Metro originally had a future route planned to Dulles Airport—the final destination of Phase 2 of the soon-to-open Silver Line—the first half of which (to McLean, Tysons, Greensboro, Spring Hill, and Wiehle-Reston) is scheduled to begin service on Saturday, July 26, 2014.

This version of WMATA’s planning map also features a different path for a route that would materialize as Metro’s Green Line. The proposed north-south route through the District was set to feature a station near Logan Circle and run north toward a terminus in Laurel, Md. An alternate route trajectory, which was then being studied by WMATA, ran up-and-down 7th Street NW and featured station locations near what are now the Mt Vernon Sq 7th St-Convention Center and Shaw-Howard U Metro Stations. 

According to this map, Metro also planned for a Metro line along a route that is similar to one followed by the proposed Columbia Pike streetcar in Arlington, Va 

Pro Tip: Note how the Metro Station names have changed over time.

Simple but effective interactive map from the Washington Post introducing the Silver Line, which opens for revenue service in just over a month!

postgraphics:

Mapping the Silver Line

Photo: A Washington DC Metro strip map that’s just bound to cause confusion…

Here’s an example of an overly designed strip map that’s gone horribly wrong. This photo was taken by Bryan Rodda, who notes that the sign makes it appear that Foggy Bottom-GWU is the name of the main interchange station between the Silver, Blue and Orange Lines in the center of the photo.

Anyone who knows the DC Metro system will know that the station in question is actually Rosslyn, but the map makes this horribly ambiguous. The problem stems from the fact that all the station names are offset from their markers up and along a 45-degree axis. It seems a reasonable thing to do in theory, but what it has actually done is position most of the labels almost directly above the next station marker to the right, where it can reasonably be confused as belonging to that marker.

Good design should not create confusion or make things unnecessarily ambiguous for the end user — it should always simplify and clarify: something this map absolutely fails to do.

(Source: Bryan Rodda/Twitter)

Weird: The Maryland Transit Administration’s Version of the DC Metro Map

Not only is the map out of date (no Rush+, no indication of the Silver Line at all), but the MTA has simply encased the official DC map in their own branding shell and then covered it in hideous and distracting callout boxes denoting their own commuter bus services. Yes, it performs a service, but — dear God! — is it ever ugly.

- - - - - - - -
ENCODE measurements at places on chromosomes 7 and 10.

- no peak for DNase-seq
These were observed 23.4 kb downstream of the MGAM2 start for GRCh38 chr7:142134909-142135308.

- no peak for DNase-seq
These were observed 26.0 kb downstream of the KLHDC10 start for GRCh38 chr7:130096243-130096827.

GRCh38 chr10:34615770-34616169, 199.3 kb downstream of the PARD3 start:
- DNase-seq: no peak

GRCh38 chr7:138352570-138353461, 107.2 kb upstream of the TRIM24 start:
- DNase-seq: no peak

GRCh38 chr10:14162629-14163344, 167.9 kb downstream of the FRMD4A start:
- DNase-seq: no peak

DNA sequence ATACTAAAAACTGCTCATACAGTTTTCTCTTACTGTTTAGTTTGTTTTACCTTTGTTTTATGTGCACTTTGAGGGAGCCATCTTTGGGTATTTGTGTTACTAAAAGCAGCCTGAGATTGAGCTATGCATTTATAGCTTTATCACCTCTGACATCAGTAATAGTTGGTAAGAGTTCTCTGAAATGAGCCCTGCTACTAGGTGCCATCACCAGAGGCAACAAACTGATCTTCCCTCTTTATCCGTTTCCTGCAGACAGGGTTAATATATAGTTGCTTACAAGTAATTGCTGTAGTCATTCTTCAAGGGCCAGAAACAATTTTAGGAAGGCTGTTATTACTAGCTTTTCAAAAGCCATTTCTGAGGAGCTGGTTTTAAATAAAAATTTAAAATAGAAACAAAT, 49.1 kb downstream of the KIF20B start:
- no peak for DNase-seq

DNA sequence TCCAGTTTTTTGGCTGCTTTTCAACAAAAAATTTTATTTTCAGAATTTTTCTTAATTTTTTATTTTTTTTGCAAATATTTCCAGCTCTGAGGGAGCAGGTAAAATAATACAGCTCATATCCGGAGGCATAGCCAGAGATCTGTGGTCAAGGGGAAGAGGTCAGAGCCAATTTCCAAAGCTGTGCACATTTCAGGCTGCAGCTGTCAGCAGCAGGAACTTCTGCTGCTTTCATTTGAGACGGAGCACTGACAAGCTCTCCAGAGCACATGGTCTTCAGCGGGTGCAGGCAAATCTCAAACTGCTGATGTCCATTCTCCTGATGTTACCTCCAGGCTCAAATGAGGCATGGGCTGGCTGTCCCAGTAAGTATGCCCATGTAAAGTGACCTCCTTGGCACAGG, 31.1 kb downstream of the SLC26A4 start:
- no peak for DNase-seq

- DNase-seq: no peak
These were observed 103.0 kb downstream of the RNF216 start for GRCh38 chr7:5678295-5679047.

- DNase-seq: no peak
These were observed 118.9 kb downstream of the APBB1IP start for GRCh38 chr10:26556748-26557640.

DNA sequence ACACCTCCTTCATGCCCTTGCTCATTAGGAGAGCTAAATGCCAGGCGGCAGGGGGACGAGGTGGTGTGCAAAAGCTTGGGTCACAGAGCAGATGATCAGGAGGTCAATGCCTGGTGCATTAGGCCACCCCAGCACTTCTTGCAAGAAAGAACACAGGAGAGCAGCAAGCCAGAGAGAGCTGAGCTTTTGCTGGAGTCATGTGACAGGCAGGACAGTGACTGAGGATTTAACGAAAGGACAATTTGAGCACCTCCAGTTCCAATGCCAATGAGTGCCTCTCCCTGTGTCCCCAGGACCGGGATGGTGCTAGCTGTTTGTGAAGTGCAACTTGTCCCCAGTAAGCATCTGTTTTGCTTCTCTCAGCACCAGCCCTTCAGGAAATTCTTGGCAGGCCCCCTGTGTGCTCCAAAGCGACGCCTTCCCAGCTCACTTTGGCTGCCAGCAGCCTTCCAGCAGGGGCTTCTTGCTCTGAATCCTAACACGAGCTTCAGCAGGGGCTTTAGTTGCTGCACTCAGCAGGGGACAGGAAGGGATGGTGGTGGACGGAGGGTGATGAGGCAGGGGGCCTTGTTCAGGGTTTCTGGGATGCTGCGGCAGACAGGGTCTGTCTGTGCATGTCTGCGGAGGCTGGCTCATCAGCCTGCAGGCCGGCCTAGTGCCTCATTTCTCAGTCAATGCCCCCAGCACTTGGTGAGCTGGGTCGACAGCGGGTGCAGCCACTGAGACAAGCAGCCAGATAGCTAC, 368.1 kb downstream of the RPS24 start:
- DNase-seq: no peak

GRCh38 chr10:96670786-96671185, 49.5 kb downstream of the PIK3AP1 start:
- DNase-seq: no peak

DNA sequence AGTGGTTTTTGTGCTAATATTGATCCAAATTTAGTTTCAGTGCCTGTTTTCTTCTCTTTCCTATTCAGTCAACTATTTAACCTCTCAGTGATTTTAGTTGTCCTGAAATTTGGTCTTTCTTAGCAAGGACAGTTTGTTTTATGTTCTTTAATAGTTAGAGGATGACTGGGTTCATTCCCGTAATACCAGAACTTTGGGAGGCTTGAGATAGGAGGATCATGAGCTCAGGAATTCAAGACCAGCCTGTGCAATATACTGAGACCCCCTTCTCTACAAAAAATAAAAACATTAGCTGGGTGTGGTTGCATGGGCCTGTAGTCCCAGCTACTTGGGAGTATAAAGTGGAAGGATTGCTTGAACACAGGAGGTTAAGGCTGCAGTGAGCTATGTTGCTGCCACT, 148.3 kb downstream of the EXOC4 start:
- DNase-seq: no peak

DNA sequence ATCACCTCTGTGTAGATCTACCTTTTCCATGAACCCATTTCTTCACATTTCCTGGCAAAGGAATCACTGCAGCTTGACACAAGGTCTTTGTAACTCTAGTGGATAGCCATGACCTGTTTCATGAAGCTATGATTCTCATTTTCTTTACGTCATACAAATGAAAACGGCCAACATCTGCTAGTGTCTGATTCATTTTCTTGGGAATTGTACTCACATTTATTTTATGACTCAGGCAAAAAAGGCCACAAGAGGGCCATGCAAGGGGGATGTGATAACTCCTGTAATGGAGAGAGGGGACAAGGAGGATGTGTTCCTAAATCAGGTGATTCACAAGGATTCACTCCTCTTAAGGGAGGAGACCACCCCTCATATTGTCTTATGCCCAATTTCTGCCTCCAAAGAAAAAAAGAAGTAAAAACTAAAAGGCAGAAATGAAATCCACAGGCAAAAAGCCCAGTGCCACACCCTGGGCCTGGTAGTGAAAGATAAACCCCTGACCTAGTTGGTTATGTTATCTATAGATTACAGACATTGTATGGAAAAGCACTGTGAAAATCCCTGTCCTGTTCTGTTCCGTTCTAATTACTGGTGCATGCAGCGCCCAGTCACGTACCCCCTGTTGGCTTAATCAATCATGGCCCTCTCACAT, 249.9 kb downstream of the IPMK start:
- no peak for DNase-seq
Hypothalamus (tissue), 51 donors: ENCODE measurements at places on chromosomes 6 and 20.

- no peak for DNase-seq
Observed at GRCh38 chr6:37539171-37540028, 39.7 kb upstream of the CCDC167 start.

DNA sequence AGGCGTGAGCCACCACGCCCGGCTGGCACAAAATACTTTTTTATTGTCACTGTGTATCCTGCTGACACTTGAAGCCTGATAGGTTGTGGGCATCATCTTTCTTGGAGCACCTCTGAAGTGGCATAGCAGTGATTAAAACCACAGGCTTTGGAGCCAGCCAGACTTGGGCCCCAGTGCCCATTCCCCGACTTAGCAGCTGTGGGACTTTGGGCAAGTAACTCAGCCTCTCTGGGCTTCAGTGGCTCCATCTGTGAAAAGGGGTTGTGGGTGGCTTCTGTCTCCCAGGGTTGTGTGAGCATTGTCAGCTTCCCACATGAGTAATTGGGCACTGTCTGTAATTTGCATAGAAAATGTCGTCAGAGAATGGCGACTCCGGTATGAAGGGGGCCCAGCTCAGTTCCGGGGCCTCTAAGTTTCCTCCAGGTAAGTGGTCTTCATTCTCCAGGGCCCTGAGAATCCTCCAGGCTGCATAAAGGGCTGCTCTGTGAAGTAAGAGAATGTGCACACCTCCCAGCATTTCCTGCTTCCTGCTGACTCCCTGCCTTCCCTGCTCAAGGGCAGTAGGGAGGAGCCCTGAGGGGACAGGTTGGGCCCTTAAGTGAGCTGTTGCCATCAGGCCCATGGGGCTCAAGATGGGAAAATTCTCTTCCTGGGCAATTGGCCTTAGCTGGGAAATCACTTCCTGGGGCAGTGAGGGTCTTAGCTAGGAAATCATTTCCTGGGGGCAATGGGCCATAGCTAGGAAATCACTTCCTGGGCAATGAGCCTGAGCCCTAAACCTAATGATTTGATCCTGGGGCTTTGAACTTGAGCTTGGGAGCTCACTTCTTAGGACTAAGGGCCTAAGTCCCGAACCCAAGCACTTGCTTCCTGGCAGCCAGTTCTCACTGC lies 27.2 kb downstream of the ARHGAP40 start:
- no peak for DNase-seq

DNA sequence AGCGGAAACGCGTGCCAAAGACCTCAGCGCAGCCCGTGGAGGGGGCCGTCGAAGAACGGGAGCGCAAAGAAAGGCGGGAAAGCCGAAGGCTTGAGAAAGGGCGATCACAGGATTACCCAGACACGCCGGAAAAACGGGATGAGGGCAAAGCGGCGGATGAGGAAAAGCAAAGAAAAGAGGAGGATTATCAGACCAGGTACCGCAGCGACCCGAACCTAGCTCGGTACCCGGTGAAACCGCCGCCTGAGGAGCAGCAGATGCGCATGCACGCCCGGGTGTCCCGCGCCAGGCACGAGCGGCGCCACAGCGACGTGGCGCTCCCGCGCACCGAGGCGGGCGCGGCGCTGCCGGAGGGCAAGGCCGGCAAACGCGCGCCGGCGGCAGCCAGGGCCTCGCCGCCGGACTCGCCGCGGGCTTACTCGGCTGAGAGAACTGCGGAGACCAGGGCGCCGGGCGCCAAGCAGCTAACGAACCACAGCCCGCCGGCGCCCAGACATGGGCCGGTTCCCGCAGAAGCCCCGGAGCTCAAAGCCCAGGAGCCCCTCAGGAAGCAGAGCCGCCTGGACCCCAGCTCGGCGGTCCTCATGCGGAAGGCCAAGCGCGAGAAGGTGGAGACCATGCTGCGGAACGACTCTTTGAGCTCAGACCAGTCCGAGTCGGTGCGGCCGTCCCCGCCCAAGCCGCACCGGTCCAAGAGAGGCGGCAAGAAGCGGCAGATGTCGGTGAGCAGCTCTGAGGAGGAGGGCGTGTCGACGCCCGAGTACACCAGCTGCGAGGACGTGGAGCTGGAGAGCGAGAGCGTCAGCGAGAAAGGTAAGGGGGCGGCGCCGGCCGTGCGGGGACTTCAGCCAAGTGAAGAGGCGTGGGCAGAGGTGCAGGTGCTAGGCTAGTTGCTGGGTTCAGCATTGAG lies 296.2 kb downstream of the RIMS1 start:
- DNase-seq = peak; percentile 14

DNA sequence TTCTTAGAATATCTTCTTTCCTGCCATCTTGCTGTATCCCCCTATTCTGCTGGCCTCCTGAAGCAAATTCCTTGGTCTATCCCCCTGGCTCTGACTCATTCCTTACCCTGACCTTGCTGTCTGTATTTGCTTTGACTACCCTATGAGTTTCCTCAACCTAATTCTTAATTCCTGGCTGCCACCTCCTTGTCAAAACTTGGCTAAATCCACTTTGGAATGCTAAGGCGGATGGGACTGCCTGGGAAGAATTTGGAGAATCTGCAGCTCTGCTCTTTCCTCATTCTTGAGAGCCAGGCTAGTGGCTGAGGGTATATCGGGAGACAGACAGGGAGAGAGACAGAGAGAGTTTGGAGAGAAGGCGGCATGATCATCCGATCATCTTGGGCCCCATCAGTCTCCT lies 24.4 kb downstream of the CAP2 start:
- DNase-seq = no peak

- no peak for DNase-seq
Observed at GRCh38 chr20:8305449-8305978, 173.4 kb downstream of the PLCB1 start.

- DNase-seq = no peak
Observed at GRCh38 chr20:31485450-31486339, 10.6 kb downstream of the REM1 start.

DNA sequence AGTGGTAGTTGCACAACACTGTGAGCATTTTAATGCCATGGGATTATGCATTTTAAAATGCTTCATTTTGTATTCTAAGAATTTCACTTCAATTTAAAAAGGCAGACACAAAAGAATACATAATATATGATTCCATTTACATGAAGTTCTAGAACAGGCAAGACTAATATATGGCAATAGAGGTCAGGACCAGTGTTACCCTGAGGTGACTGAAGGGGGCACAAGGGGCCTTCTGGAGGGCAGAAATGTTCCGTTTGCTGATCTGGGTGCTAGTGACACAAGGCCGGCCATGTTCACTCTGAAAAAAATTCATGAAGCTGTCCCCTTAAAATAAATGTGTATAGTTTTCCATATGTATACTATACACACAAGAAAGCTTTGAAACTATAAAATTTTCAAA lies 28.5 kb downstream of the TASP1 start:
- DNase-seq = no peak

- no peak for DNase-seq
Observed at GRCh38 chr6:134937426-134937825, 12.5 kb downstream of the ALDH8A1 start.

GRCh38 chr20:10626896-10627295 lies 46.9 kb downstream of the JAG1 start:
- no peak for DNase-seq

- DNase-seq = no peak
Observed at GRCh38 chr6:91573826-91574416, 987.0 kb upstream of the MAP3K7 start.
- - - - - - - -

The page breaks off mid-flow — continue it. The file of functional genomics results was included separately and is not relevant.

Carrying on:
There should be a law against this kind of thing.

(Source: Maryland Transit Administration’s transit maps web page)

Fantasy Map: New York Subway Map in the Style of Washington DC’s Metro Map by Chris Whong

Yes, it only shows Manhattan and The Bronx with small parts of Brooklyn and Queens, but this is still a pretty awesome mash-up. Aesthetically, it’s a dead ringer for the Washington, DC Metro map — big, fat route lines, the “double ring” interchange stations, green areas for parkland, etc. Nice work from Chris to mimic this style so closely!

While the map looks great, it really also shows how unsuited the bold, simplistic approach taken by the DC diagram is to a complex transit system like New York’s. Vital information that New Yorkers depend upon for daily travel is simply nowhere to be found: the distinction between local and express stations, for example, or any indication of those hugely important free transfers between certain stations. 

A few little errors that I see on a quick scan: the “A” and “L” lines are missing their terminus letter designation markers, and 42nd St/Port Authority has no station marker at all.

In the end, Chris probably made this because it seemed like a fun thing to do, and it’s certainly that and more. But it’s also very interesting to see that what works for one city doesn’t always work for another!

(Source: Chris Whong’s website)

Submission: New Washington, DC Metro Strip Map at Pentagon City

Submitted by Peter Dovak, who says: 

Spotted a new schematic installed at Pentagon City Metro station in Washington this week. I’m not sure if this is experimental or what, but I’ve never seen such detailed line info at a station here before. Not a huge fan of the execution, though, the labels are awful skewed!